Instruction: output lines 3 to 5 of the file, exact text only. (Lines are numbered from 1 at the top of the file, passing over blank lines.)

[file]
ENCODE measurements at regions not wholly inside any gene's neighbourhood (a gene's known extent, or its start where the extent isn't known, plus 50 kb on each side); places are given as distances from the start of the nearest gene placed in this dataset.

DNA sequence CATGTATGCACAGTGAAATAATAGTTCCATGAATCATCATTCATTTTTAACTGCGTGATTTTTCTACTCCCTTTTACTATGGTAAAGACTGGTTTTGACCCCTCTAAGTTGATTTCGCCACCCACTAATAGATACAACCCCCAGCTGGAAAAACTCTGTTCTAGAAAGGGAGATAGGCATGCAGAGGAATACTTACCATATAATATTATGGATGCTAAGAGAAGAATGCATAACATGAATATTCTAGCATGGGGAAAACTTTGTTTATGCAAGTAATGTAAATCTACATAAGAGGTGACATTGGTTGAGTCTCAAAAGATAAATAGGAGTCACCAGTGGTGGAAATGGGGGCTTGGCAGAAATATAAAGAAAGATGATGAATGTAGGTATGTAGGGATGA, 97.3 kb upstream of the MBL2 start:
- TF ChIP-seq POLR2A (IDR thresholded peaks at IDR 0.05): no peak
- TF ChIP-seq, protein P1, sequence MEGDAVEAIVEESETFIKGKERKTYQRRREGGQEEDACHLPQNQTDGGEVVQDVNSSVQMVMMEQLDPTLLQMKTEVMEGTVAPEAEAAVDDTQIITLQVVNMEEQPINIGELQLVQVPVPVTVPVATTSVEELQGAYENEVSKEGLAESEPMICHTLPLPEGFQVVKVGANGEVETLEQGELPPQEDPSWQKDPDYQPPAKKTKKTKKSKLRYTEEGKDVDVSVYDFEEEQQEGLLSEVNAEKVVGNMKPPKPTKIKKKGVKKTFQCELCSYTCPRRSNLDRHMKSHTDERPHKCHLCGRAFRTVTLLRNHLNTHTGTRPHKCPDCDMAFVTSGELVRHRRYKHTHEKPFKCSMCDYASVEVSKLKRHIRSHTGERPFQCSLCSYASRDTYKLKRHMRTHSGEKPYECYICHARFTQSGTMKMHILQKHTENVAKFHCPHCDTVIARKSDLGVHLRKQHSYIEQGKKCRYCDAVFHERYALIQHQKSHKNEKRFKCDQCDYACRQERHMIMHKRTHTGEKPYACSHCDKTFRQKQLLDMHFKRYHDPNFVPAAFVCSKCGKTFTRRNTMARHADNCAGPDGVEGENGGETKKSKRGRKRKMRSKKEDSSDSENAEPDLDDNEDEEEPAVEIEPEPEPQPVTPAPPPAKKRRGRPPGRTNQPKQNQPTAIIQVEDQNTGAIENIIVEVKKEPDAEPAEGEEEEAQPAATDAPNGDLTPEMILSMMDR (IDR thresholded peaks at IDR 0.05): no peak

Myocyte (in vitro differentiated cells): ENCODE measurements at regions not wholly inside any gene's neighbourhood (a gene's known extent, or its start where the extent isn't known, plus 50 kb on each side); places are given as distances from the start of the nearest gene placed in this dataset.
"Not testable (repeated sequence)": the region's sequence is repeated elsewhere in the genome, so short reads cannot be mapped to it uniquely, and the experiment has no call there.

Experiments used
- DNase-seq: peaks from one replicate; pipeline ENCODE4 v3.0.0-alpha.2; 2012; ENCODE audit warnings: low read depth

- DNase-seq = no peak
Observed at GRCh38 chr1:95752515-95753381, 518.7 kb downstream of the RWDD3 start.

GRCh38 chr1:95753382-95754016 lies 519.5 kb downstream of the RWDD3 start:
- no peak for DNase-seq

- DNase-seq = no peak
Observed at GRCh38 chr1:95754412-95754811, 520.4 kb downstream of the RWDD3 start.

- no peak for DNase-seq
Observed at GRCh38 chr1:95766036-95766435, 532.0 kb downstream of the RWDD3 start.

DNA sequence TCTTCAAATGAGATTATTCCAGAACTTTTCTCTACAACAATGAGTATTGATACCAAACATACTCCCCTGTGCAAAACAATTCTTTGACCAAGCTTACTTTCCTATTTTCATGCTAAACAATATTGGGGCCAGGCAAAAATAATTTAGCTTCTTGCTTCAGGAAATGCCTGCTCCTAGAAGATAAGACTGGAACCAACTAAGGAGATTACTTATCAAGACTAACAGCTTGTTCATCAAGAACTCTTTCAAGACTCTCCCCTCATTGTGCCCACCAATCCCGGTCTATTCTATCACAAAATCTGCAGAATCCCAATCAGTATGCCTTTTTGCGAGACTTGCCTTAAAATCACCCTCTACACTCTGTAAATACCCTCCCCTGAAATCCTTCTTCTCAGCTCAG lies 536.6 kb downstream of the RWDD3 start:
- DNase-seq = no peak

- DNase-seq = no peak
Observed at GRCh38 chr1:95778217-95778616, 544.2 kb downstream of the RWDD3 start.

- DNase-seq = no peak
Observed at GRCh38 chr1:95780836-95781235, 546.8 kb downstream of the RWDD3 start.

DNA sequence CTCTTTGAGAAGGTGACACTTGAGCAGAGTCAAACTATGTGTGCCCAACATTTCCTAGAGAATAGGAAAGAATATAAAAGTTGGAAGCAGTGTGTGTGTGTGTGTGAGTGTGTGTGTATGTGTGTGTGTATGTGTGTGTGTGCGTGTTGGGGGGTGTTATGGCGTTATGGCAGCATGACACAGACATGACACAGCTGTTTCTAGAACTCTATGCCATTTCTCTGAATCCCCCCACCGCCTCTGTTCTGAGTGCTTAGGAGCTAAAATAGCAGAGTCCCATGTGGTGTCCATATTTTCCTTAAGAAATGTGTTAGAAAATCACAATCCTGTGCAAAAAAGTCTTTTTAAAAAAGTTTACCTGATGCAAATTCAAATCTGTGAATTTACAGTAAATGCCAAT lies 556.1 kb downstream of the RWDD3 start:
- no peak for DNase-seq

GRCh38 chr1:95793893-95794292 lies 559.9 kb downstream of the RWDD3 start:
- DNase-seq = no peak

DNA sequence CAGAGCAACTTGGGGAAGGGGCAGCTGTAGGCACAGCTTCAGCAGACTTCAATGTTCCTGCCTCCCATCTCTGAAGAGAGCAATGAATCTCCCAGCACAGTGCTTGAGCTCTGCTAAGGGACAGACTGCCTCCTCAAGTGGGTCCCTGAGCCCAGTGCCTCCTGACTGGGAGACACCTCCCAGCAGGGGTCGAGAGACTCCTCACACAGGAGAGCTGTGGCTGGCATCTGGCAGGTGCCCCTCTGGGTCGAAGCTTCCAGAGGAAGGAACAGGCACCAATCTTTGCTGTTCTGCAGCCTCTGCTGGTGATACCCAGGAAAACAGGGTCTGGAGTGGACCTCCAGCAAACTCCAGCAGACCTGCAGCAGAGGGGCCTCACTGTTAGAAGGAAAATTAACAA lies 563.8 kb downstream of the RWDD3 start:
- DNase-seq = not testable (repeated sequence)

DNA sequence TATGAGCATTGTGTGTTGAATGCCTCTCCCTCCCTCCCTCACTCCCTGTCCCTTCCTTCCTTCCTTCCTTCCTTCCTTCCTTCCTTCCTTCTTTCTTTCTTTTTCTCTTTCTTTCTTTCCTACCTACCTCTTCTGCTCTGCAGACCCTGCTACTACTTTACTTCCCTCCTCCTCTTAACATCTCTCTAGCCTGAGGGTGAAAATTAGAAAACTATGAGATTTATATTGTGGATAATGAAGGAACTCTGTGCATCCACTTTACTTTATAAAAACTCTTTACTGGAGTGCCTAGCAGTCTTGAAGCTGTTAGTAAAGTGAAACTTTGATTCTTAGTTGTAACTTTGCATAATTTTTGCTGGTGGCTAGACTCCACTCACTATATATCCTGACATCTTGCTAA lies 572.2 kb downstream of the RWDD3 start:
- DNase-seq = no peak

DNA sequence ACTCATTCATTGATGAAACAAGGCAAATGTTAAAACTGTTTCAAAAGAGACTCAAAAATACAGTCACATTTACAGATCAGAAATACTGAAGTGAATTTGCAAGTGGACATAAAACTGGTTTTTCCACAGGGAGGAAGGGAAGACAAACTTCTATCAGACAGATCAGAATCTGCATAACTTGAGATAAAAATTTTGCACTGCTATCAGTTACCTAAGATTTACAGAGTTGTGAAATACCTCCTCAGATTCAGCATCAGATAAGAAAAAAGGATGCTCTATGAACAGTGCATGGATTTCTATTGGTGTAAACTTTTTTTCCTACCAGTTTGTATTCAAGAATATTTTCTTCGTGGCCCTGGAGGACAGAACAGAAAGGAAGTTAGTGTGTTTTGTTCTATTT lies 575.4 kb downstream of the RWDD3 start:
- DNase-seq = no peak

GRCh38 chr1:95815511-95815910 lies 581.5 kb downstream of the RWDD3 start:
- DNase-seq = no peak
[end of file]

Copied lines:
- TF ChIP-seq POLR2A (IDR thresholded peaks at IDR 0.05): no peak
- TF ChIP-seq, protein P1, sequence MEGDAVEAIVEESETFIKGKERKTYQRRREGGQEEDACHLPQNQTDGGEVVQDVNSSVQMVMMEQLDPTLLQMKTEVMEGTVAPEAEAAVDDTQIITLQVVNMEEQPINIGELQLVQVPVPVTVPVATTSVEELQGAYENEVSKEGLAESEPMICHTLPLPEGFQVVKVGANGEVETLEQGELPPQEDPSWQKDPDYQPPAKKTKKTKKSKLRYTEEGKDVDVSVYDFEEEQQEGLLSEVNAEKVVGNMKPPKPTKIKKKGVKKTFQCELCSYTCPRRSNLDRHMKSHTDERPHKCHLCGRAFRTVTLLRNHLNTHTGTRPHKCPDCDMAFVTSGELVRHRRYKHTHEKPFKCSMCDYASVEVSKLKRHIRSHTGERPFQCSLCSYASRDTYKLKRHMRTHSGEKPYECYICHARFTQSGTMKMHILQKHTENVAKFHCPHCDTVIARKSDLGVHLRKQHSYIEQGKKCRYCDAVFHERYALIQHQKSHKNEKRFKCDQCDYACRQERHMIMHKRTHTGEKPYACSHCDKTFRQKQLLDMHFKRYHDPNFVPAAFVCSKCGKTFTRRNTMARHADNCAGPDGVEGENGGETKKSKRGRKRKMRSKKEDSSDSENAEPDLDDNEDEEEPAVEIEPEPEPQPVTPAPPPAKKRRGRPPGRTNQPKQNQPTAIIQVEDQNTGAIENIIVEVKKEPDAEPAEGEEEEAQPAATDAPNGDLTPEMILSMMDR (IDR thresholded peaks at IDR 0.05): no peak

Myocyte (in vitro differentiated cells): ENCODE measurements at regions not wholly inside any gene's neighbourhood (a gene's known extent, or its start where the extent isn't known, plus 50 kb on each side); places are given as distances from the start of the nearest gene placed in this dataset.